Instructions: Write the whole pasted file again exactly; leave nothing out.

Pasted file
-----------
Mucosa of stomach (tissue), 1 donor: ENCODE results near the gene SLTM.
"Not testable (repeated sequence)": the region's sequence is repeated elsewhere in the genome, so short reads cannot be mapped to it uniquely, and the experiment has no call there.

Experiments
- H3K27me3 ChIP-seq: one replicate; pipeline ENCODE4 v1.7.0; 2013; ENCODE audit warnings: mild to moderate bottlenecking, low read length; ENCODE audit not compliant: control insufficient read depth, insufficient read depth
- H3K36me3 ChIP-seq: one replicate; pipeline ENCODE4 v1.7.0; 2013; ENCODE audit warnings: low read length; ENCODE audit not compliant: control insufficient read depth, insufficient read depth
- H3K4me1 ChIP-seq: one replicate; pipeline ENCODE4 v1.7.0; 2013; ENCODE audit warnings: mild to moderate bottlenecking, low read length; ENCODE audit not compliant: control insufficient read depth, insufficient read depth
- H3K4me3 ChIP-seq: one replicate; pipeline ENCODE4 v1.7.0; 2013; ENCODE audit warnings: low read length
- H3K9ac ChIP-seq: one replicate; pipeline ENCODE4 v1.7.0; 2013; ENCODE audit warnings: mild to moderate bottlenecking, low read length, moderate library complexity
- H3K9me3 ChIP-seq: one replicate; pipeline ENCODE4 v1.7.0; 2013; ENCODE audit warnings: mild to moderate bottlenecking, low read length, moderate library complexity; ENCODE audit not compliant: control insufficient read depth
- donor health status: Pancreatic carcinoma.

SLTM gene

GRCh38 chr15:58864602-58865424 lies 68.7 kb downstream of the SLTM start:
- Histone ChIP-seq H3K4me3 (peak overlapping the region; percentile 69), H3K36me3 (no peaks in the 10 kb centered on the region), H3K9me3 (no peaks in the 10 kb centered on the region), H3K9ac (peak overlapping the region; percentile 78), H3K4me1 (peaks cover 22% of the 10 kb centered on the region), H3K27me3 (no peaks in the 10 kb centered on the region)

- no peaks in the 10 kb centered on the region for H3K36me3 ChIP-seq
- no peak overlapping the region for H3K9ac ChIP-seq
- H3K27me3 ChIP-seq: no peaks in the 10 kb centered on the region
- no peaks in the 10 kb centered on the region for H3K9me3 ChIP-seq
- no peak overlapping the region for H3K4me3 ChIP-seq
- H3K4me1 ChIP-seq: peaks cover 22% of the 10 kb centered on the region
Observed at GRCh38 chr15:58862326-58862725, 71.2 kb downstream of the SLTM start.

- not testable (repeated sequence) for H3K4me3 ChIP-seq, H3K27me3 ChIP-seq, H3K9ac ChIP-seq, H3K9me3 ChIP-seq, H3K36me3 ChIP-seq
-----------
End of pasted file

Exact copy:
Mucosa of stomach (tissue), 1 donor: ENCODE results near the gene SLTM.
"Not testable (repeated sequence)": the region's sequence is repeated elsewhere in the genome, so short reads cannot be mapped to it uniquely, and the experiment has no call there.

Experiments
- H3K27me3 ChIP-seq: one replicate; pipeline ENCODE4 v1.7.0; 2013; ENCODE audit warnings: mild to moderate bottlenecking, low read length; ENCODE audit not compliant: control insufficient read depth, insufficient read depth
- H3K36me3 ChIP-seq: one replicate; pipeline ENCODE4 v1.7.0; 2013; ENCODE audit warnings: low read length; ENCODE audit not compliant: control insufficient read depth, insufficient read depth
- H3K4me1 ChIP-seq: one replicate; pipeline ENCODE4 v1.7.0; 2013; ENCODE audit warnings: mild to moderate bottlenecking, low read length; ENCODE audit not compliant: control insufficient read depth, insufficient read depth
- H3K4me3 ChIP-seq: one replicate; pipeline ENCODE4 v1.7.0; 2013; ENCODE audit warnings: low read length
- H3K9ac ChIP-seq: one replicate; pipeline ENCODE4 v1.7.0; 2013; ENCODE audit warnings: mild to moderate bottlenecking, low read length, moderate library complexity
- H3K9me3 ChIP-seq: one replicate; pipeline ENCODE4 v1.7.0; 2013; ENCODE audit warnings: mild to moderate bottlenecking, low read length, moderate library complexity; ENCODE audit not compliant: control insufficient read depth
- donor health status: Pancreatic carcinoma.

SLTM gene

GRCh38 chr15:58864602-58865424 lies 68.7 kb downstream of the SLTM start:
- Histone ChIP-seq H3K4me3 (peak overlapping the region; percentile 69), H3K36me3 (no peaks in the 10 kb centered on the region), H3K9me3 (no peaks in the 10 kb centered on the region), H3K9ac (peak overlapping the region; percentile 78), H3K4me1 (peaks cover 22% of the 10 kb centered on the region), H3K27me3 (no peaks in the 10 kb centered on the region)

- no peaks in the 10 kb centered on the region for H3K36me3 ChIP-seq
- no peak overlapping the region for H3K9ac ChIP-seq
- H3K27me3 ChIP-seq: no peaks in the 10 kb centered on the region
- no peaks in the 10 kb centered on the region for H3K9me3 ChIP-seq
- no peak overlapping the region for H3K4me3 ChIP-seq
- H3K4me1 ChIP-seq: peaks cover 22% of the 10 kb centered on the region
Observed at GRCh38 chr15:58862326-58862725, 71.2 kb downstream of the SLTM start.

- not testable (repeated sequence) for H3K4me3 ChIP-seq, H3K27me3 ChIP-seq, H3K9ac ChIP-seq, H3K9me3 ChIP-seq, H3K36me3 ChIP-seq